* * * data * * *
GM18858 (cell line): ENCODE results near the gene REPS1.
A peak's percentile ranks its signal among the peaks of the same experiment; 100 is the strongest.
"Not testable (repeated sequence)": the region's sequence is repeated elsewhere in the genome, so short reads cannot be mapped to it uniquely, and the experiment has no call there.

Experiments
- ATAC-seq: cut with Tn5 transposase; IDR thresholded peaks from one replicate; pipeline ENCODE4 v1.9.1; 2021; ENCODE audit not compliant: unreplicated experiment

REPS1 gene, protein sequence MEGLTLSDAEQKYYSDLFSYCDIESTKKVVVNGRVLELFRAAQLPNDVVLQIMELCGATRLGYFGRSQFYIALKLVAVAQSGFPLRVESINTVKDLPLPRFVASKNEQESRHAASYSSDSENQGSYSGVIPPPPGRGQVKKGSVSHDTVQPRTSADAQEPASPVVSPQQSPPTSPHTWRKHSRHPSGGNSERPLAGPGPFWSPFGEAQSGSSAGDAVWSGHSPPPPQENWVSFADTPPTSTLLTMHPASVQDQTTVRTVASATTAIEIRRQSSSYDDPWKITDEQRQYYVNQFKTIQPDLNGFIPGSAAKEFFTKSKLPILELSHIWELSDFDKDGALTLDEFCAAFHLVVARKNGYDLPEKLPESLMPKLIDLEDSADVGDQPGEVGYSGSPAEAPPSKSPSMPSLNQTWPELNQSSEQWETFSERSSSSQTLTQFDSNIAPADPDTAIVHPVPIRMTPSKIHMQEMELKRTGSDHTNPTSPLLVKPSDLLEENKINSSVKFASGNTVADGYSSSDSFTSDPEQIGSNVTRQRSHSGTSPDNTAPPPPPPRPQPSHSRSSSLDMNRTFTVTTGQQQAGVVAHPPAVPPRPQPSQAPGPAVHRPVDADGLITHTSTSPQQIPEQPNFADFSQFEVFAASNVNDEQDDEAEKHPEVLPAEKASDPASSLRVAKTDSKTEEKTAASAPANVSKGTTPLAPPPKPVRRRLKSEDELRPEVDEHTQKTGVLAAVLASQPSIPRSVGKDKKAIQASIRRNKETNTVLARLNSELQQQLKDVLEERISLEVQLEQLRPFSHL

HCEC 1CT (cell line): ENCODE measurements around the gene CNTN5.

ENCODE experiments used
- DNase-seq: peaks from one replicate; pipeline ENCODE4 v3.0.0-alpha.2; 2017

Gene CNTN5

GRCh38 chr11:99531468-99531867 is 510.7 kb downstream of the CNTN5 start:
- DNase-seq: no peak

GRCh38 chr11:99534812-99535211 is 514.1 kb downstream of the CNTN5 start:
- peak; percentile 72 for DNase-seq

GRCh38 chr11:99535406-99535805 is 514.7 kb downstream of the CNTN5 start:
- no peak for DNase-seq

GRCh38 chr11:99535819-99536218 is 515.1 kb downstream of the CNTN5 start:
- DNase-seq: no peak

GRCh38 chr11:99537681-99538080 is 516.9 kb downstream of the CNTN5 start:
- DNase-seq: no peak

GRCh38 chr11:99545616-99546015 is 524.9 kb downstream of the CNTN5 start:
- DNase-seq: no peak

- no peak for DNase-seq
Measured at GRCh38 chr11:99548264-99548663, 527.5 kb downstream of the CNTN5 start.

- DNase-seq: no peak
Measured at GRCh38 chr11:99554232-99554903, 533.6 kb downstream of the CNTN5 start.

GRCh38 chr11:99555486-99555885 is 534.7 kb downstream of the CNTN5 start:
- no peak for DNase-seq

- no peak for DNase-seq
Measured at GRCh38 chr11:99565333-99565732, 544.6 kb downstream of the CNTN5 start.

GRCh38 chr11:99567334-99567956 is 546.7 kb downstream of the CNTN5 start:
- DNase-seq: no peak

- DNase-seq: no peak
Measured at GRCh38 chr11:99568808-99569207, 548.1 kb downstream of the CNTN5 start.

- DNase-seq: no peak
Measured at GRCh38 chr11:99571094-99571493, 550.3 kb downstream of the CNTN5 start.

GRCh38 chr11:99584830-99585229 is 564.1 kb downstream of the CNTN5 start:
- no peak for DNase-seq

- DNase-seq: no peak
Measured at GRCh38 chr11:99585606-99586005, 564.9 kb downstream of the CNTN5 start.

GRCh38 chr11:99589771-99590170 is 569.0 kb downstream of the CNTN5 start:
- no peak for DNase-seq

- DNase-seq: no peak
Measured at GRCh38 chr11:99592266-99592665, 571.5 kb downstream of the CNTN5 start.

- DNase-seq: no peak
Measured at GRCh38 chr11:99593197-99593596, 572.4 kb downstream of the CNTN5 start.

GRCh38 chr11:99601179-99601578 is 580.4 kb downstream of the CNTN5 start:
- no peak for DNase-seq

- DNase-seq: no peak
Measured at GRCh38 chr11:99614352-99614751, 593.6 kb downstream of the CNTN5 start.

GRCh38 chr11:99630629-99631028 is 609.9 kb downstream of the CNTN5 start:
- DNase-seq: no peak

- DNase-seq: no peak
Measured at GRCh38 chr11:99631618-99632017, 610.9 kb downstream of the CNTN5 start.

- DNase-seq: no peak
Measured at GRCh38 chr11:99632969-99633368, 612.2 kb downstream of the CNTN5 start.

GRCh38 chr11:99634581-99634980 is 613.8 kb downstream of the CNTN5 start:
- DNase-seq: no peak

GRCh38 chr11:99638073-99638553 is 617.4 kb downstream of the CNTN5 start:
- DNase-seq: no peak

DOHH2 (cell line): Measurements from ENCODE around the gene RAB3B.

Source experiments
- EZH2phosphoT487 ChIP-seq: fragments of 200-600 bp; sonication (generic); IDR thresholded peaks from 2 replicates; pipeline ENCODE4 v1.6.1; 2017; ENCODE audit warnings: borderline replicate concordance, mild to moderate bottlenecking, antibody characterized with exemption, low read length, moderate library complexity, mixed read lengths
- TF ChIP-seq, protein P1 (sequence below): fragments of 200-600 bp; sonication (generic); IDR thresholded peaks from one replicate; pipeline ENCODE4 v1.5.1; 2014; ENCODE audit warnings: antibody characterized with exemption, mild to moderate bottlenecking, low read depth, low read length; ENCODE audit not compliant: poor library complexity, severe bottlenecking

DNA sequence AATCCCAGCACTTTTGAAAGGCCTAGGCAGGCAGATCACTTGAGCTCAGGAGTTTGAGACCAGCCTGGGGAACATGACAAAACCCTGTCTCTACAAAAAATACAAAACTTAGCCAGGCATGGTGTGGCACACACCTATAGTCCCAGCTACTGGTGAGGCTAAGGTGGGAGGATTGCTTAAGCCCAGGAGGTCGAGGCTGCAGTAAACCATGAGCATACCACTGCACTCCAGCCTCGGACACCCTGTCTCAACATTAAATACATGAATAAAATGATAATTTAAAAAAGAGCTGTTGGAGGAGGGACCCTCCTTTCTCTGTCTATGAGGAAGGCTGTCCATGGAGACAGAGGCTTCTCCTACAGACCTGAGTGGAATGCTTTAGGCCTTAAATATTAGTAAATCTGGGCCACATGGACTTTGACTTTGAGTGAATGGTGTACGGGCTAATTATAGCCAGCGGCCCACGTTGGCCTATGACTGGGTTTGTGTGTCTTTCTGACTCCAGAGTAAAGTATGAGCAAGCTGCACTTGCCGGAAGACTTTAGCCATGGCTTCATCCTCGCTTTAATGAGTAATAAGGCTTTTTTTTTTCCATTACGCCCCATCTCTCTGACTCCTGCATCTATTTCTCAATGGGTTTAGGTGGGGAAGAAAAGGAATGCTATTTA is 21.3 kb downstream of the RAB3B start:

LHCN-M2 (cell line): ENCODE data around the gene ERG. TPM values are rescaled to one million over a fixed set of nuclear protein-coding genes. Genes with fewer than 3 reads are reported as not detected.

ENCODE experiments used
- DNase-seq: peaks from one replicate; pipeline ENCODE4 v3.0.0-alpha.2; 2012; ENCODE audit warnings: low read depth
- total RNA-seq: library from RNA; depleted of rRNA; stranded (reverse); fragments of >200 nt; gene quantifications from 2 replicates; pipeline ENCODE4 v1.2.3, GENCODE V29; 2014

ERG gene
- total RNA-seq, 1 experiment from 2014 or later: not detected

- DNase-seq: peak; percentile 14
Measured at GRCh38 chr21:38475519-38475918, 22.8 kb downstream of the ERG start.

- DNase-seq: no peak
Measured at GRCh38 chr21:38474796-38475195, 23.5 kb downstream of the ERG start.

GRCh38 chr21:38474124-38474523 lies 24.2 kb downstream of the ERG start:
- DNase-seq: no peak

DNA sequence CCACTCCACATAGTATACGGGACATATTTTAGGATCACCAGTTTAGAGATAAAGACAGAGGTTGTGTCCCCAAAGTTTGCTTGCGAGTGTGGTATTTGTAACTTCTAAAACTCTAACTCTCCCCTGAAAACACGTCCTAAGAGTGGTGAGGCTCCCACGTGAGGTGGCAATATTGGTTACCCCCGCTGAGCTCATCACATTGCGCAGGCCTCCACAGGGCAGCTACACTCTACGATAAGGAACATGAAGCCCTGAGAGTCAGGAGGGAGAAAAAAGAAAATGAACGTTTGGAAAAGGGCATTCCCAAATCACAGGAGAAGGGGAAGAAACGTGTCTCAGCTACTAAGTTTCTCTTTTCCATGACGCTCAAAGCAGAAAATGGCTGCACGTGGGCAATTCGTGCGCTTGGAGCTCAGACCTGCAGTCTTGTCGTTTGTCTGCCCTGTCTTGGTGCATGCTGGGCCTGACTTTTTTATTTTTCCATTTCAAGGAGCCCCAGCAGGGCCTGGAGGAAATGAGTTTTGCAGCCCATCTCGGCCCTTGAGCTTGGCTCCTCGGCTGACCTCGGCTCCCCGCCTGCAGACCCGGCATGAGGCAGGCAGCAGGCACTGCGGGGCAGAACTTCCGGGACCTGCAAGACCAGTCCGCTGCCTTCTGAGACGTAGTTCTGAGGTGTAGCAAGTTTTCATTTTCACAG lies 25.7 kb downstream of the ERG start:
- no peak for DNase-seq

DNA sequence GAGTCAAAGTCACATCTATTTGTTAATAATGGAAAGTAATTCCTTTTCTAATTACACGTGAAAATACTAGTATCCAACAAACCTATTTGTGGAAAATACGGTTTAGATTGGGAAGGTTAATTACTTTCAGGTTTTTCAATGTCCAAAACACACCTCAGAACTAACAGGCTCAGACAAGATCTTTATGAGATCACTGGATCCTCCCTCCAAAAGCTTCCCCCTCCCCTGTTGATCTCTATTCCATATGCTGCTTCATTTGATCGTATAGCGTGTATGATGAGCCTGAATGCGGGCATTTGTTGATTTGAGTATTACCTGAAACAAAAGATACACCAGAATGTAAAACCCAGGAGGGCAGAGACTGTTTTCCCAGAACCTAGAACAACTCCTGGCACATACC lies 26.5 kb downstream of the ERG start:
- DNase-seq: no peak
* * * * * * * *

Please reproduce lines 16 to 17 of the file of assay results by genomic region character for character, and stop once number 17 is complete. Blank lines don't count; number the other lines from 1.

- no peak for DNase-seq

GRCh38 chr11:99535819-99536218 is 515.1 kb downstream of the CNTN5 start: